Three Eastern Shore Waterkeeper Groups Merge to Form "ShoreRivers"
by Jeff Horstman and Isabel Junkin Hardesty
The Eastern Shore’s rivers weave through farmland, forests, marshes and towns on their way to
the Chesapeake Bay. Each river is unique, with its own character, but they share in common the
fish, crabs, waterfowl and people that depend on them.
Much as these individual rivers ultimately come together as part of the Bay, three great Eastern
Shore conservation organizations are uniting. Midshore Riverkeeper Conservancy, Chester River Association and Sassafras River Association are merging into a single nonprofit, ShoreRivers, Inc., to serve as a leading voice for healthy waterways on Maryland’s Eastern Shore.
Through science-based advocacy, restoration and education, ShoreRivers will protect and restore Eastern Shore waters that flow into the Chesapeake Bay. We will work collaboratively with our communities, yet maintain an uncompromising voice for clean rivers and the living resources they support.
Our three legacy organizations each have a deep history of working collaboratively to improve
the health of the waters in our communities, and that mission will continue. By joining together,
we become more than just the sum of our parts – we will be one committed voice with more
influence on policy, more capacity to enact programs, and more potential to undertake large
restoration projects that directly reduce pollution.
We will need that influence to tackle the major issues affecting our environment. ShoreRivers
will now be a statewide leader on conservation issues so that when we travel to Annapolis to
meet with elected officials or to testify for legislation, we will have the backing of our 3,500
supporters who care about our waters and our Eastern Shore quality of life.
We will also have increased capacity to implement bigger, better projects. That means expanded work with our agricultural partners, broader funding to encourage innovative technologies that reduce pollution, and region-wide restoration projects that capture polluted runoff before it enters our rivers.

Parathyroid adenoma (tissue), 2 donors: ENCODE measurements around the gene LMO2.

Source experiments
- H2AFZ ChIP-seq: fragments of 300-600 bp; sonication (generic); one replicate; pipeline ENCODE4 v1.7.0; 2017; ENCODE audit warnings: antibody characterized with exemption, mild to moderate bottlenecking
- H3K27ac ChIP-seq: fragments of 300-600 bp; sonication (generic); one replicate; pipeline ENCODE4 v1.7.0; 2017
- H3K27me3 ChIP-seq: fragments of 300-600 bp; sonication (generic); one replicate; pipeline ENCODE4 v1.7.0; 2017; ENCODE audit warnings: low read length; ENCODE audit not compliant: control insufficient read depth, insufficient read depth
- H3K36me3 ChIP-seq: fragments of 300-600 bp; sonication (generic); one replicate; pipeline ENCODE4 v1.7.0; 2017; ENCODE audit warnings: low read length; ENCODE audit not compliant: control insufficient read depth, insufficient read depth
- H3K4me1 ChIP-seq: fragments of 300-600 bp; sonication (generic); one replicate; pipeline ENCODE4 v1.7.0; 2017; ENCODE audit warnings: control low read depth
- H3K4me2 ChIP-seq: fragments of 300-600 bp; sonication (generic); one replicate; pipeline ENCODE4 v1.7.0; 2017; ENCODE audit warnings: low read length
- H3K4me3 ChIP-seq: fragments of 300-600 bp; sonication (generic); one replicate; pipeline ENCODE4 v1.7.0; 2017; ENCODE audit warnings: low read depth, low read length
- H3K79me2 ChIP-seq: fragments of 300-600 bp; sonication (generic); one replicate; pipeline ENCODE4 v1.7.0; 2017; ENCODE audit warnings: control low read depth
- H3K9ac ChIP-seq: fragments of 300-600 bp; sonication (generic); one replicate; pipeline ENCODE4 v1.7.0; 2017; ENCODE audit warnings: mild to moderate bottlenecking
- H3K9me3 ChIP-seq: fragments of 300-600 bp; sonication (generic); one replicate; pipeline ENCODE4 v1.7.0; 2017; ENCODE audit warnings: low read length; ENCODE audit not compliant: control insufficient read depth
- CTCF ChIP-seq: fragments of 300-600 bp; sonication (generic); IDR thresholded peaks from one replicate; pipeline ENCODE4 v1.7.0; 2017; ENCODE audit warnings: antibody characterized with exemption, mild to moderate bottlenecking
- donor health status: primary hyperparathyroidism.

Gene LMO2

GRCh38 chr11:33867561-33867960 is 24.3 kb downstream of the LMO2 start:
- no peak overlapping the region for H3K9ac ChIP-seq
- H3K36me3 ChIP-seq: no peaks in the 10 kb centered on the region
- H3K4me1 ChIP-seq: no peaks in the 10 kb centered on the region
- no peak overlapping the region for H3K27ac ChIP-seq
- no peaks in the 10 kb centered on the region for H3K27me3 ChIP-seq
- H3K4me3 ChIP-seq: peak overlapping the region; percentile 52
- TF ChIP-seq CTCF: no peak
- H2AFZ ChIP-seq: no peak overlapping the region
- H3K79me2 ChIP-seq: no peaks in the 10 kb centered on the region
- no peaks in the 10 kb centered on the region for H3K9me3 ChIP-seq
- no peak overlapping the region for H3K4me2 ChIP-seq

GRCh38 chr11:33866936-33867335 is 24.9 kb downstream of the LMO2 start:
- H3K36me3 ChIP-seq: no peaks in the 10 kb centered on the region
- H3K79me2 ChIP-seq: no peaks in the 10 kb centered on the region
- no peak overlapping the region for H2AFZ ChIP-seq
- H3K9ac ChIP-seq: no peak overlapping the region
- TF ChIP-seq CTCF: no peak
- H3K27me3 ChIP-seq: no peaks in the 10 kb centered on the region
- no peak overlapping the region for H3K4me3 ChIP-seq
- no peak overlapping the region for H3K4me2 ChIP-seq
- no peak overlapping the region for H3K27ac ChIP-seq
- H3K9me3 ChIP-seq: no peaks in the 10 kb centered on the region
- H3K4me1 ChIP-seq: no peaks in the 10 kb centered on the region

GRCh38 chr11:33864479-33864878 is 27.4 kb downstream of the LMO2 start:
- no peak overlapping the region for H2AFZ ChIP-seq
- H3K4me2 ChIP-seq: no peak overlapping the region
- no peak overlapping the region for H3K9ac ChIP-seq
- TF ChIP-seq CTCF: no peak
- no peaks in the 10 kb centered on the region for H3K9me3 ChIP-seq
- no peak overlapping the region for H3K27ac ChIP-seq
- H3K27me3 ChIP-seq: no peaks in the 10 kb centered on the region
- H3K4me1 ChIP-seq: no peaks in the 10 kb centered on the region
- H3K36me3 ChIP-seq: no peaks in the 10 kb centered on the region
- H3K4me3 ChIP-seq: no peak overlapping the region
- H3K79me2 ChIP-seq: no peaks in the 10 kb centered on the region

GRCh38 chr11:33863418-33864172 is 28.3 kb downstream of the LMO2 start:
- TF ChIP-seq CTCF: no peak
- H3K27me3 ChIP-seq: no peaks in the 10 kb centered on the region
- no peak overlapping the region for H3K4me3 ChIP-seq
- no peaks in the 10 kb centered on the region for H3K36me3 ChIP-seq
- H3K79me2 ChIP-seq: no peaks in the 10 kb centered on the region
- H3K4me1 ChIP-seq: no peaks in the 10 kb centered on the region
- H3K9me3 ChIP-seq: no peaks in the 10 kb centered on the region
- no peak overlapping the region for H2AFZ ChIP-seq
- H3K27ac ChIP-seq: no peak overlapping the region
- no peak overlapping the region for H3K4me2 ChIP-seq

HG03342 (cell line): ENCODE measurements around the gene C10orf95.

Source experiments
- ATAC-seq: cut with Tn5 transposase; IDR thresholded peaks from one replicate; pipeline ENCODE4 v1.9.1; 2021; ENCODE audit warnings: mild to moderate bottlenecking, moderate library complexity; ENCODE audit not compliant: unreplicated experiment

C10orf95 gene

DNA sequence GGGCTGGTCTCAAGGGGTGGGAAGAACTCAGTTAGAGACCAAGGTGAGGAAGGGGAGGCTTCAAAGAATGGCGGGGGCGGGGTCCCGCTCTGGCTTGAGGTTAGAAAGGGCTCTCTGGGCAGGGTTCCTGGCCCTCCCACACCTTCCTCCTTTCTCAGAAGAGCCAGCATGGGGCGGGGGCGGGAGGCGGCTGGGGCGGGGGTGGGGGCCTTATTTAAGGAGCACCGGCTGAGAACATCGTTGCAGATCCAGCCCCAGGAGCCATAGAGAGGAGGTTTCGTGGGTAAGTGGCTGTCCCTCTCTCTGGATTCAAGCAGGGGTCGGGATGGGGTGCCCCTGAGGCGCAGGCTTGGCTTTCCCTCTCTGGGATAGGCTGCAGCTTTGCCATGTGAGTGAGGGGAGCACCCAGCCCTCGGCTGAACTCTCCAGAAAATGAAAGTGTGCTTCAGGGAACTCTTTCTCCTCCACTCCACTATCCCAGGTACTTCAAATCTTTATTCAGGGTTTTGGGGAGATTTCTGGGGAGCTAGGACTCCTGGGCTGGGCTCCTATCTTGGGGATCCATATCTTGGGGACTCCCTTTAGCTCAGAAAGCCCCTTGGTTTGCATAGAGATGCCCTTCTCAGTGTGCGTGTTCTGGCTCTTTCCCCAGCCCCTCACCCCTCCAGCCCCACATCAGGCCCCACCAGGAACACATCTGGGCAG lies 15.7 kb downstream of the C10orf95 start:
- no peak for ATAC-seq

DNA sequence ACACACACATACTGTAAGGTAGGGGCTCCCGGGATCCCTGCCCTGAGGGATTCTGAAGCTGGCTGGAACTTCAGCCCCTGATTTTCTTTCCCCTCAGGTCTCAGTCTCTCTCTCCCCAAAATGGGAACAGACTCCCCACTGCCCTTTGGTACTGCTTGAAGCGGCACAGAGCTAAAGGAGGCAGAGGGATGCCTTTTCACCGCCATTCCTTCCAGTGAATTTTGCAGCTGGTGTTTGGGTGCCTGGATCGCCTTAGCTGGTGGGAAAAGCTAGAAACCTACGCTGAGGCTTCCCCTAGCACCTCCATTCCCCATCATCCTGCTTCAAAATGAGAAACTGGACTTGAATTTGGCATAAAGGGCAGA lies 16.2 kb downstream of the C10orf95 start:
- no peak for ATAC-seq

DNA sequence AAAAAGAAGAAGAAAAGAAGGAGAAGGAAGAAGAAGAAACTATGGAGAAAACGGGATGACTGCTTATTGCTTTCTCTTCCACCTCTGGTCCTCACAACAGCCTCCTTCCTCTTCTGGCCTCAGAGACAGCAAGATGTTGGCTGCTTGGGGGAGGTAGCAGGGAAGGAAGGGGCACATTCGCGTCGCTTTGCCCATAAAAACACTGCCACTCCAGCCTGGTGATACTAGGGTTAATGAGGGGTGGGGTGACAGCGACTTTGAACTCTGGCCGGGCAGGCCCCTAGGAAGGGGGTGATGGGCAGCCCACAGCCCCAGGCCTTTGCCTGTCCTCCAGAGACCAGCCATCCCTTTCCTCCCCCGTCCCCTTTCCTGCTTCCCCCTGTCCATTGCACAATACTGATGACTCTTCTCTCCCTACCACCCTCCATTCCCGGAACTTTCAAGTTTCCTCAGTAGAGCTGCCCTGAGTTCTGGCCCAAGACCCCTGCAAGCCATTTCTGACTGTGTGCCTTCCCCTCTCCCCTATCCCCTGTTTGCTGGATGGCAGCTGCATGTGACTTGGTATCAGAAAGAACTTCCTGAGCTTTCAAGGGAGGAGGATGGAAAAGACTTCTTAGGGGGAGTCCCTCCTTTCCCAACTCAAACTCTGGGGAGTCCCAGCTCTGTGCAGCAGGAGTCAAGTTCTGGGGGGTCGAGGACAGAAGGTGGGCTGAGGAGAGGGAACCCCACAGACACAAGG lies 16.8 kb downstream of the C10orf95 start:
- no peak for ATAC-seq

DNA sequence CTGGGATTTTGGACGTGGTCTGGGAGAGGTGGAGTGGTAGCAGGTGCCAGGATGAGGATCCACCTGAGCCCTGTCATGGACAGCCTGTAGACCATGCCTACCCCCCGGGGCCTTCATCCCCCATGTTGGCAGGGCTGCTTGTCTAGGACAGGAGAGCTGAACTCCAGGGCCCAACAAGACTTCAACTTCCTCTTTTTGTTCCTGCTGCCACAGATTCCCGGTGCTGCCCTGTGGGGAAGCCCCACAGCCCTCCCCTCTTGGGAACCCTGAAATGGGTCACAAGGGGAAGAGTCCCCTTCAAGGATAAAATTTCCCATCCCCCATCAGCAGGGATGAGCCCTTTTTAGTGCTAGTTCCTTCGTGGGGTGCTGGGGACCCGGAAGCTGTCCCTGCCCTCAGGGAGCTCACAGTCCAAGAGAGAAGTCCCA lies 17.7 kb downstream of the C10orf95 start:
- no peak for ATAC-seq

From Kennedyville to Kent Island, from Cambridge to Crumpton, ShoreRivers staff, partners
and volunteers will work together across the Eastern Shore. You’ll see us out on the rivers and
creeks as well as in farm fields and forests. Our leadership, staff and board of directors are
comprised of members of the three legacy organizations.
The main headquarters for ShoreRivers will be in downtown Easton at the Eastern Shore
Conservation Center. We will also maintain regional offices in Chestertown and Georgetown, the former offices of the Chester River Association and Sassafras River Association, respectively.
And we will heavily rely on watershed advisory boards for each major river to continue our
strong local connections.
An important part of our mission is our Waterkeeper program. Waterkeepers are full-time
advocates who regularly patrol and monitor their local bodies of water. Including the
ShoreRivers merger, there are now 17 Waterkeepers working in the Chesapeake Bay region – 11
in Maryland. Waterkeepers focus on their individual waterbodies, but frequently work together
with other “Keepers.” ShoreRivers will have four Riverkeepers: Jeff Horstman is the Miles-Wye
Riverkeeper; Emmett Duke is the Sassafras Riverkeeper; Matt Pluta is the Choptank Riverkeeper and Tim Trumbauer is the new Chester Riverkeeper.
Despite encouraging signs of clearer water and more grass beds in recent years, the waterways of the Eastern Shore remain polluted – they are still threatened with excess nitrogen, phosphorus and sediment runoff. At ShoreRivers, we believe there are real solutions to these threats, and we are committed to developing projects and programs that will improve the health of our waters and keep them robust and beautiful for all of us - now and in the future.
Jeff Horstman is the Miles-Wye Riverkeeper and Executive Director of ShoreRivers.
Isabel Junkin Hardesty is the former Chester Riverkeeper and new Regional Director of ShoreRivers.